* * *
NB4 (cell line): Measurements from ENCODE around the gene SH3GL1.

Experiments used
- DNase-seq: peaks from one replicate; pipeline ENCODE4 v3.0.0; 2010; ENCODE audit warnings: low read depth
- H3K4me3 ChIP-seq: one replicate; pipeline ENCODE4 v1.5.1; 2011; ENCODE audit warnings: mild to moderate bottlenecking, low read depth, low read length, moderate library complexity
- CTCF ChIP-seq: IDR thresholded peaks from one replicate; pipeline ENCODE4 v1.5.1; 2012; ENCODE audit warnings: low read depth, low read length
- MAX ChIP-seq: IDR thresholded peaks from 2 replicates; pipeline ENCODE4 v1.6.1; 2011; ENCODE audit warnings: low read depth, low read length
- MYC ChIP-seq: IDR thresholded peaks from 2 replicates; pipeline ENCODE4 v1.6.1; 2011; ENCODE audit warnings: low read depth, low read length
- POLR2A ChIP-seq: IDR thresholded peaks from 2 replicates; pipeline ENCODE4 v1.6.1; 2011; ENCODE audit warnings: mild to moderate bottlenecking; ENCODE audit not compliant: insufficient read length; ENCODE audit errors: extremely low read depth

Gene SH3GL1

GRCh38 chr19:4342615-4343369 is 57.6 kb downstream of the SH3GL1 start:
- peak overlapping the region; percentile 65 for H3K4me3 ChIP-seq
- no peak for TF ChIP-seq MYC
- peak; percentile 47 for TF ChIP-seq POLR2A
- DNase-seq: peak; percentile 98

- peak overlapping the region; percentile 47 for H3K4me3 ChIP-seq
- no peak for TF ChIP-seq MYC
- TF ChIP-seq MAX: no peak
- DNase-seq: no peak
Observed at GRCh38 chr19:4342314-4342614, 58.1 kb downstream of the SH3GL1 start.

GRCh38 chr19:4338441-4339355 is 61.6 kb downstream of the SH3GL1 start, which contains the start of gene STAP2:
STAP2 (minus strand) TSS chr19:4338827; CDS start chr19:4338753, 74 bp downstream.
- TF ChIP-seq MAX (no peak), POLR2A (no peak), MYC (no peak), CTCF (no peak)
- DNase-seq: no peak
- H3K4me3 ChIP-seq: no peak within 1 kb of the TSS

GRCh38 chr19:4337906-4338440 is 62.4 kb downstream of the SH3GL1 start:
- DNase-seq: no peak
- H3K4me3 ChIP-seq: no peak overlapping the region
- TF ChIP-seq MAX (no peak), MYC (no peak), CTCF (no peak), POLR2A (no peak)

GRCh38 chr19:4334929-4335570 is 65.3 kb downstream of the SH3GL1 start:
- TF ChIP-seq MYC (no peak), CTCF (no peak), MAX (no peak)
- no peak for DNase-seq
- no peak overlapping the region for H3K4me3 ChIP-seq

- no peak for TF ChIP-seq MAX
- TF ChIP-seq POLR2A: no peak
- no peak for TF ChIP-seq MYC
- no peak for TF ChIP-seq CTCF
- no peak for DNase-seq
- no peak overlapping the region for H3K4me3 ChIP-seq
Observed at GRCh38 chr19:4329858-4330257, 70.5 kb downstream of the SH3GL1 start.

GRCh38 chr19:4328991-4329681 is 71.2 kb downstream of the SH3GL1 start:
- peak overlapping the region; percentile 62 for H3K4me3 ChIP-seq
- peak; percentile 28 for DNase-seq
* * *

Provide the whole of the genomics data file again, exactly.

NB4 (cell line): Measurements from ENCODE around the gene SH3GL1.

Experiments used
- DNase-seq: peaks from one replicate; pipeline ENCODE4 v3.0.0; 2010; ENCODE audit warnings: low read depth
- H3K4me3 ChIP-seq: one replicate; pipeline ENCODE4 v1.5.1; 2011; ENCODE audit warnings: mild to moderate bottlenecking, low read depth, low read length, moderate library complexity
- CTCF ChIP-seq: IDR thresholded peaks from one replicate; pipeline ENCODE4 v1.5.1; 2012; ENCODE audit warnings: low read depth, low read length
- MAX ChIP-seq: IDR thresholded peaks from 2 replicates; pipeline ENCODE4 v1.6.1; 2011; ENCODE audit warnings: low read depth, low read length
- MYC ChIP-seq: IDR thresholded peaks from 2 replicates; pipeline ENCODE4 v1.6.1; 2011; ENCODE audit warnings: low read depth, low read length
- POLR2A ChIP-seq: IDR thresholded peaks from 2 replicates; pipeline ENCODE4 v1.6.1; 2011; ENCODE audit warnings: mild to moderate bottlenecking; ENCODE audit not compliant: insufficient read length; ENCODE audit errors: extremely low read depth

Gene SH3GL1

GRCh38 chr19:4342615-4343369 is 57.6 kb downstream of the SH3GL1 start:
- peak overlapping the region; percentile 65 for H3K4me3 ChIP-seq
- no peak for TF ChIP-seq MYC
- peak; percentile 47 for TF ChIP-seq POLR2A
- DNase-seq: peak; percentile 98

- peak overlapping the region; percentile 47 for H3K4me3 ChIP-seq
- no peak for TF ChIP-seq MYC
- TF ChIP-seq MAX: no peak
- DNase-seq: no peak
Observed at GRCh38 chr19:4342314-4342614, 58.1 kb downstream of the SH3GL1 start.

GRCh38 chr19:4338441-4339355 is 61.6 kb downstream of the SH3GL1 start, which contains the start of gene STAP2:
STAP2 (minus strand) TSS chr19:4338827; CDS start chr19:4338753, 74 bp downstream.
- TF ChIP-seq MAX (no peak), POLR2A (no peak), MYC (no peak), CTCF (no peak)
- DNase-seq: no peak
- H3K4me3 ChIP-seq: no peak within 1 kb of the TSS

GRCh38 chr19:4337906-4338440 is 62.4 kb downstream of the SH3GL1 start:
- DNase-seq: no peak
- H3K4me3 ChIP-seq: no peak overlapping the region
- TF ChIP-seq MAX (no peak), MYC (no peak), CTCF (no peak), POLR2A (no peak)

GRCh38 chr19:4334929-4335570 is 65.3 kb downstream of the SH3GL1 start:
- TF ChIP-seq MYC (no peak), CTCF (no peak), MAX (no peak)
- no peak for DNase-seq
- no peak overlapping the region for H3K4me3 ChIP-seq

- no peak for TF ChIP-seq MAX
- TF ChIP-seq POLR2A: no peak
- no peak for TF ChIP-seq MYC
- no peak for TF ChIP-seq CTCF
- no peak for DNase-seq
- no peak overlapping the region for H3K4me3 ChIP-seq
Observed at GRCh38 chr19:4329858-4330257, 70.5 kb downstream of the SH3GL1 start.

GRCh38 chr19:4328991-4329681 is 71.2 kb downstream of the SH3GL1 start:
- peak overlapping the region; percentile 62 for H3K4me3 ChIP-seq
- peak; percentile 28 for DNase-seq